Thursday, 18 April 2013

How do job characteristics contribute to burnout? Exploring the distinct mediating roles of perceived autonomy, competence, and relatedness

an article by Claude Fernet, Stéphanie Austin, Sarah-Geneviève Trépanier and Marc Dussault (Université du Québec à Trois-Rivières, Québec, Canada) published in European Journal of Work and Organizational Psychology Volume 22 Issue 2 (2013)


This study aimed to better understand the psychological mechanisms, referred to in the job demands–resources model as the energetic and motivational processes, that can explain relationships between job demands (role overload and ambiguity), job resources (job control and social support), and burnout (emotional exhaustion, depersonalization, and personal accomplishment).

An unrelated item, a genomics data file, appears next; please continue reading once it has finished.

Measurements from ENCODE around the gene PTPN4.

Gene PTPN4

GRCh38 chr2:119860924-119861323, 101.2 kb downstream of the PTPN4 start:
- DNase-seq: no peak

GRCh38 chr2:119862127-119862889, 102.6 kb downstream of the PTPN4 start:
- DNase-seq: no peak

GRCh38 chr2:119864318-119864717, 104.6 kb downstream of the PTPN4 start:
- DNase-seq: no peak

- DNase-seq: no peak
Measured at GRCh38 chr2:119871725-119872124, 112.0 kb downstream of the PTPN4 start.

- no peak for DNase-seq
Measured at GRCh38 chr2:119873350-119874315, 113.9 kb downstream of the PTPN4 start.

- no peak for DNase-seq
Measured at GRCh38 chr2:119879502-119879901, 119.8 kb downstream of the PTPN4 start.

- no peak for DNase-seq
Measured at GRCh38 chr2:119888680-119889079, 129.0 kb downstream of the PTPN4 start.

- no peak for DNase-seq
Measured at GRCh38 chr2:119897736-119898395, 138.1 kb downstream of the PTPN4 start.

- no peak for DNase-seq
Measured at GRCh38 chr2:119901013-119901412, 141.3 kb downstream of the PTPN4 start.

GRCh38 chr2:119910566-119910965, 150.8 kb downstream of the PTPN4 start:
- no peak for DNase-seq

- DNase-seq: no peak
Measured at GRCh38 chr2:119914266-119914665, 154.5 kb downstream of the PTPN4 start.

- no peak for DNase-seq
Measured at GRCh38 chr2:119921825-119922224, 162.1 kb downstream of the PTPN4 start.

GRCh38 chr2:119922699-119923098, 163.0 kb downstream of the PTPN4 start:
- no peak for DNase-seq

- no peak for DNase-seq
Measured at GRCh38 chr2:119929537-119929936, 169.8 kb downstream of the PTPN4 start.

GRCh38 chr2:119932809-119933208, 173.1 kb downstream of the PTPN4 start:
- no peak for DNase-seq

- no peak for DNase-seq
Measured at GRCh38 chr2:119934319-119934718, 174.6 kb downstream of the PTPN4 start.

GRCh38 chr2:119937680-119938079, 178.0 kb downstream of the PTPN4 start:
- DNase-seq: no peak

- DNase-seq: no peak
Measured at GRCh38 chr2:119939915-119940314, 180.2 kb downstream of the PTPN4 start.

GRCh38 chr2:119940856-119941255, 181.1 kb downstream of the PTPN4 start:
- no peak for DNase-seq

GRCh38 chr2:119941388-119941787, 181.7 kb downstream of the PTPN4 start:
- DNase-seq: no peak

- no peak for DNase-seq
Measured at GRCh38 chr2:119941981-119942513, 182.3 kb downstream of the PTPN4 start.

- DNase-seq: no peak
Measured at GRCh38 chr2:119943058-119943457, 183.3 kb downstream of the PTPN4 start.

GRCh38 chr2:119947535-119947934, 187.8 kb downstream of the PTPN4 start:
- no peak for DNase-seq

Drawing on self-determination theory, we examined whether psychological resources (perceived autonomy, competence, and relatedness) act as specific mediators between particular job demands and burnout as well as between job resources and burnout.

Participants were 356 school board employees.

Results of the structural equation analyses provide support for our hypothesised model, which proposes that certain job demands and resources are involved in both the energetic and motivational processes – given their relationships with psychological resources – and that they distinctively predict burnout components.

Implications for burnout research and management practices are discussed.

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